Nationals GM cites “dangerous field conditions” and “safety threat” at high Single-A Potomac

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When the Nationals promoted Bryce Harper from low Single-A to Double-A two weeks ago there was speculation that they decided to have the game’s best prospect skip high Single-A altogether because of the terrible field conditions in Potomoc.

Mike Rizzo denied that was the case at the time, but yesterday the general manager issued a statement about what he called “dangerous field conditions” at Pfitzner Stadium:

The Washington Nationals would never consider asking our players, or those of our opponents, to play on a field that we believe represents a safety threat. The Nationals have repeatedly requested that dangerous field conditions be addressed under the supervision of Major League Baseball. Recent unsupervised work has resulted in a field that is even more dangerous. We regret any inconvenience this may cause to fans of the Potomac Nationals, but we know they join us in wanting only the best for our players.

I’m sure the quality of the playing surface wasn’t the sole driving force behind where the Nationals assigned one of the most valuable assets in all of baseball, but based on Rizzo’s statement it sure sounds like they would have been extremely hesitant to send Harper to “a field that we believe represents a safety threat.”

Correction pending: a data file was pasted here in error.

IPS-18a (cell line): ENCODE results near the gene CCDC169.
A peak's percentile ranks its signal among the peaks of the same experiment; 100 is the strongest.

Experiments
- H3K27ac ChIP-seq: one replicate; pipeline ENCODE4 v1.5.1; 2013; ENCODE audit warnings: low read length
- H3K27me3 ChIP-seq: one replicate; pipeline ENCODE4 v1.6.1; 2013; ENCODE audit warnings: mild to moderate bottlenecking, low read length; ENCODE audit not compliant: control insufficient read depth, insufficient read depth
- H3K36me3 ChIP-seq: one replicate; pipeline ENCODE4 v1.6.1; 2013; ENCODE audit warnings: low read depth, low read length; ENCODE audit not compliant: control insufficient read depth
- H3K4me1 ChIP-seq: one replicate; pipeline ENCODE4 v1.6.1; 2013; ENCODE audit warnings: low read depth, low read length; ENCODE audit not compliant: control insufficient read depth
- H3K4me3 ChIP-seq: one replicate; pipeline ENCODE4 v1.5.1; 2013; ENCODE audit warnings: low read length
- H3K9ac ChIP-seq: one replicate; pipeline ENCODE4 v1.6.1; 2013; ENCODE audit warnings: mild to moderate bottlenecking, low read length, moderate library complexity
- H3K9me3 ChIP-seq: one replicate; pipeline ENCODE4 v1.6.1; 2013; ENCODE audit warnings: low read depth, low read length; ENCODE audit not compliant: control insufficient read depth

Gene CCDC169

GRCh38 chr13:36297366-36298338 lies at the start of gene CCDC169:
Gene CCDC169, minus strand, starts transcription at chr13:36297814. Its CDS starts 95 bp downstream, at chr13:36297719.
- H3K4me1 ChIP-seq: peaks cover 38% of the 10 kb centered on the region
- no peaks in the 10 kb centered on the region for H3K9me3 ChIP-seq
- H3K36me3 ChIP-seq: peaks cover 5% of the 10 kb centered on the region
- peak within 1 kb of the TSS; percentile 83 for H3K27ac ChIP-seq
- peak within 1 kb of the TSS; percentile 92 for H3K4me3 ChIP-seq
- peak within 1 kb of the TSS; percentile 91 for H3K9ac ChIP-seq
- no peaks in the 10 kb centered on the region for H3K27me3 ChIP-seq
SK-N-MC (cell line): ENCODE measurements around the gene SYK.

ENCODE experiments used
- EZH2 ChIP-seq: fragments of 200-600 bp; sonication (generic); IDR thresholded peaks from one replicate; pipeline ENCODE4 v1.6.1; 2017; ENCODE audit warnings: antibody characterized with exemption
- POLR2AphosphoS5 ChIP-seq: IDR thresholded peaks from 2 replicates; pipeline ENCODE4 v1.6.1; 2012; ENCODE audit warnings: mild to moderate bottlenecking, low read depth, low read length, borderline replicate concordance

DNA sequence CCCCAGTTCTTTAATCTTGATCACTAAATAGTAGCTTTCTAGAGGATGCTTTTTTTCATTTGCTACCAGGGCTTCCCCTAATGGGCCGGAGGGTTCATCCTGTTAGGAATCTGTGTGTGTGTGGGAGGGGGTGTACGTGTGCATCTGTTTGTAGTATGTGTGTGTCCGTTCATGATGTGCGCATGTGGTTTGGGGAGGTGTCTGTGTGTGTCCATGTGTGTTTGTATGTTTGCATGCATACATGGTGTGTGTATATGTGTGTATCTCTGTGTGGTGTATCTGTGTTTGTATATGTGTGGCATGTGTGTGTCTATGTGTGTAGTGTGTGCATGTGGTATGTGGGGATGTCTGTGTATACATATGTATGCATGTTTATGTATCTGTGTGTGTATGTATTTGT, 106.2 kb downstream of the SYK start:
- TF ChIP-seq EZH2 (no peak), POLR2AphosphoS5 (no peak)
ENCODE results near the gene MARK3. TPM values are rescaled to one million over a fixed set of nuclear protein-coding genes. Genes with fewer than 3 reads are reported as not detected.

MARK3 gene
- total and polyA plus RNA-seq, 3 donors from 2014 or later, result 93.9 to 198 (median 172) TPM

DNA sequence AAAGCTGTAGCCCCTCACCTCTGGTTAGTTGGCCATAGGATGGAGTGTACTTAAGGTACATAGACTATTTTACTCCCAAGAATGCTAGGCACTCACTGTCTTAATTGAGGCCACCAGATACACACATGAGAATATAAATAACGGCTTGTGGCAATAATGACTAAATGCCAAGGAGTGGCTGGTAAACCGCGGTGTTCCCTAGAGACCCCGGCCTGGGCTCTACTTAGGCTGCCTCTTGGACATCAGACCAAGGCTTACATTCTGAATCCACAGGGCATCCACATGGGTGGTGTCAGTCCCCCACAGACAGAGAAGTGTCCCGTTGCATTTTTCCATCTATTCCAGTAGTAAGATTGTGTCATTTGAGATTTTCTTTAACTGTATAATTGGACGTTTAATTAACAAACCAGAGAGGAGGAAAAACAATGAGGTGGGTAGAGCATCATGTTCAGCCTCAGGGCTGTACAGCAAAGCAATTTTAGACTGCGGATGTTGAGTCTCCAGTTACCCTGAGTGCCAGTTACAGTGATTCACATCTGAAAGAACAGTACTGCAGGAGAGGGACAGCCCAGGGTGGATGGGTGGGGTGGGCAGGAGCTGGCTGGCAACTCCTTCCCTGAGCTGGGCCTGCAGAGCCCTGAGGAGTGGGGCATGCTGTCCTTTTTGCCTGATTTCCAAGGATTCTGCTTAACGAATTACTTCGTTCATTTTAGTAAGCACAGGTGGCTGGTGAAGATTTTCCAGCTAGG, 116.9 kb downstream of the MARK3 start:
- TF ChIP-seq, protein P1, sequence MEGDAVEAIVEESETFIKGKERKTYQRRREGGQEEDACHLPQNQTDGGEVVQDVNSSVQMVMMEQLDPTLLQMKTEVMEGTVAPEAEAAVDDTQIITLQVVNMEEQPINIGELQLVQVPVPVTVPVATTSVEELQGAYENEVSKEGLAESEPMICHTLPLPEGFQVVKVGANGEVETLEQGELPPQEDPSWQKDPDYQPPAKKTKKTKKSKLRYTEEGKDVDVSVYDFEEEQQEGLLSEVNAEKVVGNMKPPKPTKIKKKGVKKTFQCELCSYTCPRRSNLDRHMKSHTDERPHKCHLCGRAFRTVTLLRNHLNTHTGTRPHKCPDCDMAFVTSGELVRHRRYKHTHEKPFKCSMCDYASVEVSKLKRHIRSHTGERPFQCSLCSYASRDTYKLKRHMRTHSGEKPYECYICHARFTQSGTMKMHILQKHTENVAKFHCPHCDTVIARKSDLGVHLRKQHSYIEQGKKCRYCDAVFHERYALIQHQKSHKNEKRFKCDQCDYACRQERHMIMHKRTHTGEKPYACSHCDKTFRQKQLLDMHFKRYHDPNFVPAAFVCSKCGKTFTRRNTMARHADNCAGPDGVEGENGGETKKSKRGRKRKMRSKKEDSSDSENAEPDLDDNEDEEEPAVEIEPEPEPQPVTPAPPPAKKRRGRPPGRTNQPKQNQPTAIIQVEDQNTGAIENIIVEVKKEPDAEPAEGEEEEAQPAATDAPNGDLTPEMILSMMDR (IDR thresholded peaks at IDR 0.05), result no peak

What a mess.

Erasmo Ramirez to be shut down with a minor lat strain

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Mariners right-hander Erasmo Ramirez has been shut down for two weeks with a minor lat strain, reports Ryan Divish of the Seattle Times. It’s a precautionary move, as Ramirez felt some tightness in his arm and could not complete his scheduled bullpen session on Saturday.

There’s no word yet on whether Ramirez will be able to recover in time for the start of the season, though he’s expected to claim a rotation spot again this spring. The 28-year-old righty has been dogged by injuries throughout his six-year career, but finally managed to piece together a full season on the mound in back-to-back stints with the Rays and Mariners in 2017. He went 5-6 in 19 starts for the two clubs and turned in a cumulative 4.39 ERA, 2.1 BB/9 and 7.5 SO/9 through 131 1/3 innings.

The Mariners are no stranger to pitcher injuries, either. They lost a number of their top arms to various elbow, arm and shoulder injuries last year and cycled through 40 total pitchers as they limped toward a 78-84 finish. Comments from club manager Scott Servais indicate that the team will keep a close eye on Ramirez throughout his recovery, though Divish notes that right-hander Andrew Moore and lefty Ariel Miranda could also slot into the no. 5 spot if Ramirez experiences further setbacks.